Yes, the A.I. is a bit dodgy all around. Not the funny kind of dodgy where they run around in circles or poo their pants, the frustrating kind of dodgy where they fail to notice that your lungs are poking out of your ears. So you have to crawl over to where they're hiding, and then they run away, because a sparrow farted next to their head. So you die and you have to start the encounter all over again. Or where they stand perfectly still, telling you to get on a bloody crane when you're already on the bloody crane waiting for them. Then you have to reload your last save and hope you can get past the bloody crane bit before his brain falls out.
I said the game was nicely varied, and it is. The ongoing chest-high wall sight-seeing tour takes you through many interesting locales and is broken up by entertaining little asides and the occasional giant vehicle rampage. But at the same time, all the different levels give a glaring sense of inconsistency. A nicely created squishy level taking place inside a giant worm (rather Fruedian in many ways, fnarr fnarr) is immediately follow by a weak psuedo-horror chapter in an abandoned laboratory complex, reminiscent of many Shocks of the System and Bio variety. It's got this whole thing going on about classified military research and supermutants, but it doesn't have anything to do with the rest of the plot and doesn't go anywhere. It's not even made clear why you have to go there in the first place - something about a computer with the location of the Locust HQ on it. If some lone scientist was able to figure this out and stick it on his LiveJournal, surely an entire military organization can gather enough intelligence to take a rough stab at it. The story is a little hard to follow. It all reeks of design by committee. In fact, design by several committees, all given one mission to do and all locked in different cupboards.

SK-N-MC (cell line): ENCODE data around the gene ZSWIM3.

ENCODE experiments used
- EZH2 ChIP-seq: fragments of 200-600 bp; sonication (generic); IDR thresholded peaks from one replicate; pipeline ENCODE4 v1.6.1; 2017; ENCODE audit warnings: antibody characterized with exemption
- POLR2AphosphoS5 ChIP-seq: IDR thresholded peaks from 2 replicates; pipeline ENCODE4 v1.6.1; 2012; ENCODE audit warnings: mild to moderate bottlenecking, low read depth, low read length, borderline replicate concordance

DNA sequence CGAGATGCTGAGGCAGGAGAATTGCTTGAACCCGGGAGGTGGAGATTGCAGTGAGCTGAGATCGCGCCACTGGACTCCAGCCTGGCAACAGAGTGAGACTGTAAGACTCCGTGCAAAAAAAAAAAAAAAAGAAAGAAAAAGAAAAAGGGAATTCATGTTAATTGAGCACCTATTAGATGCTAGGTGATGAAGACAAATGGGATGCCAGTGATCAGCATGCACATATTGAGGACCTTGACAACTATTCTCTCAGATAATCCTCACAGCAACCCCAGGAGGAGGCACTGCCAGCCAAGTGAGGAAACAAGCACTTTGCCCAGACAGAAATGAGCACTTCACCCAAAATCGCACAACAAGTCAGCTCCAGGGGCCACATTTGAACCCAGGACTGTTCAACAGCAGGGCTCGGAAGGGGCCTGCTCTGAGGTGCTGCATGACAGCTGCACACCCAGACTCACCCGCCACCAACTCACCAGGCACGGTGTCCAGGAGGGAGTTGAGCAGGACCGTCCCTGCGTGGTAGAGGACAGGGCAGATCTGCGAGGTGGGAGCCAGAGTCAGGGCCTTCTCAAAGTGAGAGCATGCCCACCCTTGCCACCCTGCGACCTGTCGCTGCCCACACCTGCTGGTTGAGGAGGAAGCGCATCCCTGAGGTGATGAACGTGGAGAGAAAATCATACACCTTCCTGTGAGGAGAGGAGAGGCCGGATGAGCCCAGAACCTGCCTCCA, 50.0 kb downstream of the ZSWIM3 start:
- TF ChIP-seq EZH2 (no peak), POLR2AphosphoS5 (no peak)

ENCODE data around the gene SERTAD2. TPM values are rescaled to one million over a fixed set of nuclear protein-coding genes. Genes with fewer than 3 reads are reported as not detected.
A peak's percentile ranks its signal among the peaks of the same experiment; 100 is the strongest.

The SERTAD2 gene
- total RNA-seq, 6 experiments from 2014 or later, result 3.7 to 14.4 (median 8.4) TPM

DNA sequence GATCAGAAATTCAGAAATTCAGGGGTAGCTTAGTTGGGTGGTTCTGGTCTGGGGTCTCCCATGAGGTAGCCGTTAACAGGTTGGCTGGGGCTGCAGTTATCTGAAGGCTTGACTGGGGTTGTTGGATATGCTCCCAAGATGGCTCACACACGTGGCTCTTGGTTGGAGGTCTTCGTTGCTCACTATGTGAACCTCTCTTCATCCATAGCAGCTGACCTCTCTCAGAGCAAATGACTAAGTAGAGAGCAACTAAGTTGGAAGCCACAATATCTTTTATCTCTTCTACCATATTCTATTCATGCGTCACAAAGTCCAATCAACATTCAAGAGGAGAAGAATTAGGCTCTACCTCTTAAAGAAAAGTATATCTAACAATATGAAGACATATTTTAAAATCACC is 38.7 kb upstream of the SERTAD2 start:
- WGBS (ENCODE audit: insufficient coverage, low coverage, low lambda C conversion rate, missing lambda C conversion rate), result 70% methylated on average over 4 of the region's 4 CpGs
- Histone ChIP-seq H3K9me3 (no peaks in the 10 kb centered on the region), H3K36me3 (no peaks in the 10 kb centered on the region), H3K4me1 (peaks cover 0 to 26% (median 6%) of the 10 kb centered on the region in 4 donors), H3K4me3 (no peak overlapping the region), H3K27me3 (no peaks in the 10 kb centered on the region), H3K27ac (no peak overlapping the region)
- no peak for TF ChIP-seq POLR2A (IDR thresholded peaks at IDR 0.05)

Gears of War is second only to Halo in terms of big-selling Xbox franchises, and at such you can't get much more mainstream without having Simon Cowell sitting on the end complaining about your chainsaw technique. And if something mainstream wants to stay mainstream - that is to say, making more money than a triple-cunted hooker on the day the troops come home - then it has to stay as safe and homogeneous as possible so as not to scare off those emotionally fragile retards who make up 75% of the world's consumer base.
So we have noble space marine goodies versus monstrous alien baddies, and not a single challenging thought or deed from title screen to end boss. And the tone flits randomly from comic relief farting about to whiny drama (typically whenever anyone brings up Dom's cunt wife). But while Gears of War 2 represents everything that's wrong with mainstream gaming, it does so many things right you can't help but respect it. It's worth remembering that sometimes popular things are popular for a reason: because they're good. Or because Will Smith is in it.
Wouldn't last five minutes in your world: Ben "Yahtzee" Croshaw
I wish there were some kind of award for world's most pretentious trailer